9    for (int i = 0; i < size; i++) {
10      new_arr[i] = arr[i];
11    }
12    arr = new_arr;
13  }
14  arr[size] = x;
15  size++;
16}
17
1var size; // number of elements in array
2var capacity; // maximum number of elements array can store
3const arr = [];
4...
5function append(x) {
6  if (size === capacity) {
7    const newArr = new Array(2 * capacity);
8    capacity = capacity * 2;
9    for (let i = 0; i < size; i++) {
10      newArr[i] = arr[i]
11    }
12    arr = newArr;
13  }
14  arr[size] = x;
15  size++;
16}
17

Big O Notation Practice

Answers for these questions will be at the end of this article.

  1. What is the asymptotic time bound of functions with these time complexities?
  • 3N + 2N + N
  • 2N^3 + 5N^2
  • N + log(N)
  • N^2log(N)
  • 2^N + N^2
  • 10
  1. What is the time complexity of this code?
1N = int(input())
2ar = [0] * N
3for i in range(N):
4  ar[i] = int(input())
5max_val = ar[0]
6for i in range(1, N):
7  max_val = max(max_val, ar[i])
8print(max_val)
9
1int N = sc.nextInt();
2int[] ar = new int[N];
3for (int i = 0; i < N; i++) {
4  ar[i] = sc.nextInt();
5}
6int maxVal = ar[0];
7for (int i = 1; i < N; i++) {
8  maxVal = Math.max(maxVal, ar[i]);
9}
10System.out.println(maxVal);
11
1int N;
2cin >> N;
3int ar[N];
4for (int i = 0; i < N; i++) {
5  cin >> ar[i];
6}
7int max_val = ar[0];
8for (int i = 1; i < N; i++) {
9  max_val = max(max_val, ar[i]);
10}
11cout << max_val << endl;
12
1var N = parseInt(gets());
2const ar = new Array(N);
3for (let i = 0; i < N; i++) {
4  ar[i] = parseInt(gets());
5}
6int maxVal = ar[0];
7for (let i = 1; i < N; i++) {
8  maxVal = Math.max(maxVal, ar[i]);
9}
10console.log(maxVal);
11
  1. What is the time complexity of this code?
1N = int(input())
2ar = [[0] * N for _ in range(N)]
3for i in range(N):
4  for j in range(N):
5    ar[i][j] = int(input())
6
7for i in range(N):
8  ar[i].sort()
9
1int N = sc.nextInt();
2int[][] ar = new int[N][N];
3for (int i = 0; i < N; i++) {
4  for (int j = 0; j < N; j++) {
5    ar[i][j] = sc.nextInt();
6  }
7}
8for (int i = 0; i < N; i++) {
9  Arrays.sort(ar[i]);
10}
11
1int N;
2cin >> N;
3int ar[N][N];
4for (int i = 0; i < N; i++) {
5  for (int j = 0; j < N; j++) {
6    cin >> ar[i][j];
7  }
8}
9for (int i = 0; i < N; i++) {
10  sort(ar[i], ar[i] + N);
11}
12
1var N = parseInt(gets());
2const ar = new Array(N).fill(new Array(N));
3for (let i = 0; i < N; i++) {
4  for (let j = 0; j < N; j++) {
5    ar[i][j] = parseInt(gets());
6  }
7}
8for (let i = 0; i < N; i++) {
9  ar[i].sort();
10}
11
  1. What is the time complexity of this code?
1# assume an O(1) swap(a, b) function that swaps the values a and b
2N = int(input())
3ar = [[0] * N] * N
4for i in range(N):
5  for j in range(N/2):
6    swap(ar[i][j], ar[i][N - j])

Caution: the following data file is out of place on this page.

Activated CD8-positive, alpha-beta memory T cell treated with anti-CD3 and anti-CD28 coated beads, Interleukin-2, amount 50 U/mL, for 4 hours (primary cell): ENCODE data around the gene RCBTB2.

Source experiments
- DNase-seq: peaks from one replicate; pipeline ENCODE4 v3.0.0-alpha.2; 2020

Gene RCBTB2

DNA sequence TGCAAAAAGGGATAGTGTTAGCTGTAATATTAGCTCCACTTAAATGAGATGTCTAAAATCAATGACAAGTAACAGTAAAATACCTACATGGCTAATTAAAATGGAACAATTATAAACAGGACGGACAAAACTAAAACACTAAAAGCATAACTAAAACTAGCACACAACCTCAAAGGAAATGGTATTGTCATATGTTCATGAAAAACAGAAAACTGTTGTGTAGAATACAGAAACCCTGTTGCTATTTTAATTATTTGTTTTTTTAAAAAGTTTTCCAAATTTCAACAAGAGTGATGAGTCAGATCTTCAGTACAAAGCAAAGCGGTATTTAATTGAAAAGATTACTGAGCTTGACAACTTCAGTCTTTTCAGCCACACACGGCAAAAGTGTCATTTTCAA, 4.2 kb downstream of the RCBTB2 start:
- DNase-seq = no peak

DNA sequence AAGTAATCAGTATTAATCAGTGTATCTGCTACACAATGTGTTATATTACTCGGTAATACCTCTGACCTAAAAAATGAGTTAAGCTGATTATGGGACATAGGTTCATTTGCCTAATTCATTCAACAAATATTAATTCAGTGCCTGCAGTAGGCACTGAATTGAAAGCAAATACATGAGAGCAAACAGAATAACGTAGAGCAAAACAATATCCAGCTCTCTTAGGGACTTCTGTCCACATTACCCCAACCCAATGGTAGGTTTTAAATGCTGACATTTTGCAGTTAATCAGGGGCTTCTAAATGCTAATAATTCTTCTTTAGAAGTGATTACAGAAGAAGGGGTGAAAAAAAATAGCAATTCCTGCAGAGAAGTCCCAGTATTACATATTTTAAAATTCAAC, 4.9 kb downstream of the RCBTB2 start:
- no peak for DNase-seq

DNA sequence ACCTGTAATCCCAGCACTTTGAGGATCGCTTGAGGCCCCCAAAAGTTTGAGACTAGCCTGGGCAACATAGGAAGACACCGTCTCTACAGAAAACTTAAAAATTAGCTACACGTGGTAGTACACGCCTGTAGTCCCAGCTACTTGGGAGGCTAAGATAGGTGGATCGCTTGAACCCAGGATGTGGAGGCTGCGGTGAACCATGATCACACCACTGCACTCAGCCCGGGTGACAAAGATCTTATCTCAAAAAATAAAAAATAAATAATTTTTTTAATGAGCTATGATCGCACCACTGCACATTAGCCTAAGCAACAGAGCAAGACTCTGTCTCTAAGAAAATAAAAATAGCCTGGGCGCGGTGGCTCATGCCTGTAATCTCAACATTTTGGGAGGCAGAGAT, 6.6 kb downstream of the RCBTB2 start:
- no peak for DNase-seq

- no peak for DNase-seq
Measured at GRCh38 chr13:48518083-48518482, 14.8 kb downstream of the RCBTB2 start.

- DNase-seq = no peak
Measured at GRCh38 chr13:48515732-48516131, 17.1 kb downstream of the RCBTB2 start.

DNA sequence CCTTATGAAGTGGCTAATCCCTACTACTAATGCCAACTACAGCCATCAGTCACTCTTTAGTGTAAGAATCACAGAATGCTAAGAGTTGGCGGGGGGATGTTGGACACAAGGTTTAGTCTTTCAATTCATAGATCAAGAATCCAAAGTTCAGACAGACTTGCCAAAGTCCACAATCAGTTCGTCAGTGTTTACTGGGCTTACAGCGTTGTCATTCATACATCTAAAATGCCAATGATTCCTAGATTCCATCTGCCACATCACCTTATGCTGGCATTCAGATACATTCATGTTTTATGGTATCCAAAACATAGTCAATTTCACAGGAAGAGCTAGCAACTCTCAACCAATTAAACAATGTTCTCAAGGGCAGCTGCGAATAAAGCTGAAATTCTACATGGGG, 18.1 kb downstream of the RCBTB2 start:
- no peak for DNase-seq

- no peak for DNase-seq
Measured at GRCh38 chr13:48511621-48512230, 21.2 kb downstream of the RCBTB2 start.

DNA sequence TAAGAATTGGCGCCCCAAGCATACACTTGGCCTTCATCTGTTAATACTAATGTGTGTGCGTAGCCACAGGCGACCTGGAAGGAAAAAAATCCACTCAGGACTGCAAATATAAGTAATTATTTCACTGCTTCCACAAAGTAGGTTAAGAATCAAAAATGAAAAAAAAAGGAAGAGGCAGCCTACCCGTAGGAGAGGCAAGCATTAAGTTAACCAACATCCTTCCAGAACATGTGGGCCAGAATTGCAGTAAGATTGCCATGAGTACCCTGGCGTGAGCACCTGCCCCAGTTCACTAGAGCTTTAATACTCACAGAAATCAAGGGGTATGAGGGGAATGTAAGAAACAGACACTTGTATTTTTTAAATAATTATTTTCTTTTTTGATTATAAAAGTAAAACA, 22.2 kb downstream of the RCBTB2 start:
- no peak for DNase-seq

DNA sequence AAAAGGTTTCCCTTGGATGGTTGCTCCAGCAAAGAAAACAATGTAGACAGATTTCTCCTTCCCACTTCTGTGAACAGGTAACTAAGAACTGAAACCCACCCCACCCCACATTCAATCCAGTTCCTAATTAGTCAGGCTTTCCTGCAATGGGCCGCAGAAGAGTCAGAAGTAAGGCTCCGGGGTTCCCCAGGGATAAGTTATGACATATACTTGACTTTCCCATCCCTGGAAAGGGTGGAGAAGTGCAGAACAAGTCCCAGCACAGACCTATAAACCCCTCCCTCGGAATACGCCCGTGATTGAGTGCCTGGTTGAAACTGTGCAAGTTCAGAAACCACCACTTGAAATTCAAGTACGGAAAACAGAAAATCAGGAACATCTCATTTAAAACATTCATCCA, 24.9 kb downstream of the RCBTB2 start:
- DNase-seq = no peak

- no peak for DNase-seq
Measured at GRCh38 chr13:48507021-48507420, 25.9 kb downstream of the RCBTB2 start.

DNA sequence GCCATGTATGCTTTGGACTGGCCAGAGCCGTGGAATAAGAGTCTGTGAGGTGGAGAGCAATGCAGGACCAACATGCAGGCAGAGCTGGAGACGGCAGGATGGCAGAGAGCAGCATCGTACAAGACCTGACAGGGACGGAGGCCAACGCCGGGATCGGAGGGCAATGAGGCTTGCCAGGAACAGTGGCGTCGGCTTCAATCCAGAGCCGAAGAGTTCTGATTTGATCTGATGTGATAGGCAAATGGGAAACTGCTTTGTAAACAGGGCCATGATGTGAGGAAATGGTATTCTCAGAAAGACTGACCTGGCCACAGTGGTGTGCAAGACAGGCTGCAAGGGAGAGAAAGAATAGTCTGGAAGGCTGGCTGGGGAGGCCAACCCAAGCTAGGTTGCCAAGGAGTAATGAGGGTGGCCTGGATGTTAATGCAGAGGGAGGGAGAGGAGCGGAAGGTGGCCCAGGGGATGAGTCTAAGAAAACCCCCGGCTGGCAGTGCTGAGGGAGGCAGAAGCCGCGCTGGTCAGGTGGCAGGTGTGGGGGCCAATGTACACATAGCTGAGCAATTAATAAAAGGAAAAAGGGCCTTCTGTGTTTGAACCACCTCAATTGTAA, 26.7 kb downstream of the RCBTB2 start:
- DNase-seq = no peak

7
1// assume an O(1) swap(a, b) function that swaps the values a and b
2int N = sc.nextInt();
3int[][] ar = new int[N][N];
4for (int i = 0; i < N; i++) {
5  for (int j = 0; j < N / 2; j++) {
6    swap(ar[i][j], ar[i][N - j]);
7  }
8}
9
1// assume an O(1) swap(a, b) function that swaps the values a and b
2int N;
3cin >> N;
4int ar[N][N];
5for (int i = 0; i < N; i++) {
6  for (int j = 0; j < N / 2; j++) {
7    swap(ar[i][j], ar[i][N - j]);
8  }
9}
10
1// assume an O(1) swap(a, b) function that swaps the values a and b
2var N = parseInt(gets());
3const ar = new Array(N).fill(new Array(N));
4for (let i = 0; i < N; i++) {
5  for (let j = 0; j < N / 2; j++) {
6    swap(ar[i][j], ar[i][N - j]);
7  }
8}
9
  1. What is the time complexity of this code?
1# assume the log2(N) function takes O(1) time
2# assume string concatenation takes O(1) time
3def func(str, idx, len):
4  if idx == len:
5    print(str)
6  else:
7    func(str + "a", idx + 1, len)
8    func(str + "b", idx + 1, len)
9...
10N = int(input())
11func("", 0, int(log2(N)))
12
1// assume the log2(N) function takes O(1) time
2// assume string concatenation takes O(1) time
3public static void func(String str, int idx, int len) {
4  if (idx == len) {
5    System.out.println(str);
6  } else {
7    func(str + "a", idx + 1, len);
8    func(str + "b", idx + 1, len);
9  }
10}
11...
12int N = sc.nextInt();
13func("", 0, (int)log2(N));
14
1// assume the log2(N) function takes O(1) time
2// assume string concatenation takes O(1) time
3void func(string str, int idx, int len) {
4  if (idx == len) {
5    cout << str << endl;
6  } else {
7    func(str + "a", idx + 1, len);
8    func(str + "b", idx + 1, len);
9  }
10}
11...
12int N;
13cin >> N;
14func("", 0, (int)log2(N));
15
1// assume the log2(N) function takes O(1) time
2// assume string concatenation takes O(1) time
3function func(str, idx, len) {
4  if (idx === len) {
5    console.log(str);
6  } else {
7    func(str + "a", idx + 1, len);
8    func(str + "b", idx + 1, len);
9  }
10}
11...
12var N = parseInt(gets());
13func("", 0, parseInt(log2(N)));
14
  1. What is the time complexity of this code?
1N = int(input())
2bin = []
3while N != 0:
4  bin.append(N)
5  N //= 2
6
1int N = sc.nextInt();
2ArrayList<Integer> bin = new ArrayList<>();
3while (N != 0) {
4  bin.add(N);
5  N /= 2;
6}
7
1int N;
2cin >> N;
3vector<int> bin;
4while (N) {
5  bin.emplace_back(N);
6  N /= 2;
7}
8
1var N = parseInt(gets());
2let bin = [];
3while (N > 0) {
4  bin.push(N);
5  N /= 2;
6}
7